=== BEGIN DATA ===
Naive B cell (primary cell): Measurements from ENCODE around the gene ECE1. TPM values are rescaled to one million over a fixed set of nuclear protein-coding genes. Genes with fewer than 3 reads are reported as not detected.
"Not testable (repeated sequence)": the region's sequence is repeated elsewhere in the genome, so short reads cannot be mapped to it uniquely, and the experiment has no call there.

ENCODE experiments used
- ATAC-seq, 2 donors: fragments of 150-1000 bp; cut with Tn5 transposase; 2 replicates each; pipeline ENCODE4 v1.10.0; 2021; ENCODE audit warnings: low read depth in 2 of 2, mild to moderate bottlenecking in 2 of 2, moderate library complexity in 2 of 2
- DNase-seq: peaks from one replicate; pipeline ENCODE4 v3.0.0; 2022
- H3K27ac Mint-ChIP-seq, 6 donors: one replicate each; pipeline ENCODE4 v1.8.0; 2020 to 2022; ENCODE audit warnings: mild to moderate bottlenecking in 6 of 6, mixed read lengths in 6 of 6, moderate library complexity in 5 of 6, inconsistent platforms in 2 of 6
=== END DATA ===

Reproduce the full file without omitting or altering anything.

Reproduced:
Naive B cell (primary cell): Measurements from ENCODE around the gene ECE1. TPM values are rescaled to one million over a fixed set of nuclear protein-coding genes. Genes with fewer than 3 reads are reported as not detected.
"Not testable (repeated sequence)": the region's sequence is repeated elsewhere in the genome, so short reads cannot be mapped to it uniquely, and the experiment has no call there.

ENCODE experiments used
- ATAC-seq, 2 donors: fragments of 150-1000 bp; cut with Tn5 transposase; 2 replicates each; pipeline ENCODE4 v1.10.0; 2021; ENCODE audit warnings: low read depth in 2 of 2, mild to moderate bottlenecking in 2 of 2, moderate library complexity in 2 of 2
- DNase-seq: peaks from one replicate; pipeline ENCODE4 v3.0.0; 2022
- H3K27ac Mint-ChIP-seq, 6 donors: one replicate each; pipeline ENCODE4 v1.8.0; 2020 to 2022; ENCODE audit warnings: mild to moderate bottlenecking in 6 of 6, mixed read lengths in 6 of 6, moderate library complexity in 5 of 6, inconsistent platforms in 2 of 6